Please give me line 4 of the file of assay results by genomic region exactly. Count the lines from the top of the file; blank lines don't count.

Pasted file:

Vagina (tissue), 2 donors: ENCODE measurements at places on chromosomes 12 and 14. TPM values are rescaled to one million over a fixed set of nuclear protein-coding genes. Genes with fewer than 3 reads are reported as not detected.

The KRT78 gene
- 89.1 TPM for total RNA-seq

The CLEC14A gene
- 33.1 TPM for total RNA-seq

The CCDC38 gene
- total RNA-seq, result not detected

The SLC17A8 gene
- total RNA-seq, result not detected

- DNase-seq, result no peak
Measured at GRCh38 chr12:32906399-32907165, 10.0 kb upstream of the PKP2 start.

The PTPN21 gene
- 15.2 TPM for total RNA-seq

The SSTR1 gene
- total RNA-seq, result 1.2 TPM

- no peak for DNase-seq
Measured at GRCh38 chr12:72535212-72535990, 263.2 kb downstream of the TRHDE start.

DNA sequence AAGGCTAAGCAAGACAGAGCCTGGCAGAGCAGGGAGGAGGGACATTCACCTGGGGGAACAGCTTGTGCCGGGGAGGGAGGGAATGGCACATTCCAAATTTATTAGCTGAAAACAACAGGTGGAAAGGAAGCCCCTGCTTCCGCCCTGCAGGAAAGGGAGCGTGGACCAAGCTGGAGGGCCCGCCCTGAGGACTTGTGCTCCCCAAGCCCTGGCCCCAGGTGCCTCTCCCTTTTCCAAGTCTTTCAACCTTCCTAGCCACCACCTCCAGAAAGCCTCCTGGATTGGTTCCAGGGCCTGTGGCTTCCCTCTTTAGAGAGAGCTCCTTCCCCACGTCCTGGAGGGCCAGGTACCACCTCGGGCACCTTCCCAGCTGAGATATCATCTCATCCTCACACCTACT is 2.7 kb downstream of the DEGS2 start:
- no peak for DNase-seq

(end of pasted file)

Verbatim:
The CLEC14A gene